The Ride Must Go On: Endurance Conditioning
“Sure did. But we’re going anyway.”
Yesterday’s conditioning ride, already delayed once due to inclement weather, couldn’t stand to wait another day. My Training Tracker said six miles, and six miles we would go. As quickly as possible.
Unfortunately, “as quickly as possible” isn’t all that fast, considering Aaruba is only in his second week of conditioning. A five year old Arabian gelding, Aaruba would be in better starting condition if we hadn’t nearly lost him to a serious, large bowel impaction last October. He spent several days in expert hands at Idaho Equine Hospital, being pumped full of IV fluids and amazing the vets with an unlikely recovery. They saved his life, but he walked out of the hospital weighing a scant 720 pounds. A winter of good feed has bulked him up some, but it’ll take plenty of hill work and calories to layer on the fat and muscle he needs for endurance racing.
Since we’re aiming for his first, slow Limited Distance ride of 25 miles at the Owyhee Fandango International on May 25, there’s no time to lose — storm or no.
We were on our fourth mile when the hail hit. This wasn’t the kind of hail that tumbles out of the clouds to bounce like a bunch of miniature ping pong balls on the pavement. No, this was wind-driven ice that slashed our skins like a cat of nine tails.
I don’t blame Aaruba for balling up his back as though to buck in protest, any more than I blame myself for choosing not to risk staying aboard — or rather, failing to do so. I dismounted to run alongside him, shielding his face with my body and my own cheek with a gloved hand. Goodness knows what the neighbors thought as we schlepped along with streams of melted hail pouring off Aaruba’s saddle and the brim of my helmet.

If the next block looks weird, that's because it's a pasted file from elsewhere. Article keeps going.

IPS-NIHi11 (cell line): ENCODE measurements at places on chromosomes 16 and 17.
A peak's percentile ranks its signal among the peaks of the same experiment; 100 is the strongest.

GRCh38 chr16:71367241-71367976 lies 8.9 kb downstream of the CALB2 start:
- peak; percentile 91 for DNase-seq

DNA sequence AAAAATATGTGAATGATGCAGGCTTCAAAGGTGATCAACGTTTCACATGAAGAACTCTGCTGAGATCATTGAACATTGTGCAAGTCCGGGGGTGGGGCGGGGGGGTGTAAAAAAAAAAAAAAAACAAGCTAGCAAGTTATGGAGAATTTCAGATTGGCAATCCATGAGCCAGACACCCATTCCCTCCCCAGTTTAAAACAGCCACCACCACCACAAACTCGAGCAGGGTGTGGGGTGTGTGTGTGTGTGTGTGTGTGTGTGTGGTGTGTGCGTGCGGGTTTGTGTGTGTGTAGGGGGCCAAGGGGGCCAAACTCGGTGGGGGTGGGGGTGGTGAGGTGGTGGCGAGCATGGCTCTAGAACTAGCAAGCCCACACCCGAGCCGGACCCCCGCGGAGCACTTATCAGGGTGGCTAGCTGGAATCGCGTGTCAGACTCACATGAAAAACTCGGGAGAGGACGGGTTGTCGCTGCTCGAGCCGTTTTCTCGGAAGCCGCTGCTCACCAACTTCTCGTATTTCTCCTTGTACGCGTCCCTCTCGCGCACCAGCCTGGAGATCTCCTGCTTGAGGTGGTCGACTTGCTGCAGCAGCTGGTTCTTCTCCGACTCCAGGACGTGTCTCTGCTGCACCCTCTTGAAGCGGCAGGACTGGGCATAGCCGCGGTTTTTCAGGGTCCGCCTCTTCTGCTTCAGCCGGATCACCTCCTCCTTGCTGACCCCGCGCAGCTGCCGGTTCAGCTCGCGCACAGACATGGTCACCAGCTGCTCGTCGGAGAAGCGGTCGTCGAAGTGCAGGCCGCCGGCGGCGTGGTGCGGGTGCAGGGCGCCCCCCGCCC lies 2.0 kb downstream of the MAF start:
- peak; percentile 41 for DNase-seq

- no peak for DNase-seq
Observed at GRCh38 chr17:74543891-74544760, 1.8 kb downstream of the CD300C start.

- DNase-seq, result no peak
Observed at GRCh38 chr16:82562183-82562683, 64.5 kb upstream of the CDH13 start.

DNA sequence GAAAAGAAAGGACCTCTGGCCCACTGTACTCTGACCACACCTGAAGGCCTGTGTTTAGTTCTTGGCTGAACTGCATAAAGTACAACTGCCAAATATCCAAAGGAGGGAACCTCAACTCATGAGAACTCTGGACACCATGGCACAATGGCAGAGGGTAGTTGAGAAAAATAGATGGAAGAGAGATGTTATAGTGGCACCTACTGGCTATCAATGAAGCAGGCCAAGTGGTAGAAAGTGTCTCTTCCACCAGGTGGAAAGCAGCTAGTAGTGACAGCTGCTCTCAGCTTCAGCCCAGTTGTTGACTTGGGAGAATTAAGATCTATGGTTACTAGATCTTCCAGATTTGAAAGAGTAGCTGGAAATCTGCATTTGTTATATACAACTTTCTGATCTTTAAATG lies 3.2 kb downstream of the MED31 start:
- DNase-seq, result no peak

Half a mile later, the storm eased up and we finished our ride in peace, if not in comfort. Alas, wet jeans do not make for comfortable riding attire. I was sufficiently warm, however, thanks to the miracle of Patagonia medium-weight longjohns and my windproof fleece from REI. (Oh, look! REI sells windproof fleece gloves. That’ll cost me.)
Back at the farm, I took the photos that accompany this post, in which dear Aaruba looks bedraggled but good-natured as ever.
After dark, I sat on the sofa savoring a glass of merlot and the memory of a good ride. What, other than a comprimised mental state, could make a person feel good about spending an hour in stinging hail, blustery wind, and soaked Wranglers?
There’s much to be valued in having done what I said I would do, progressed one more step along the road to our first race. But more than that, one of life’s greatest pleasures is being partners with a horse, facing the elements together, finishing as friends.
Note: See the sidebar on the right for updates on Aaruba’s conditioning rides.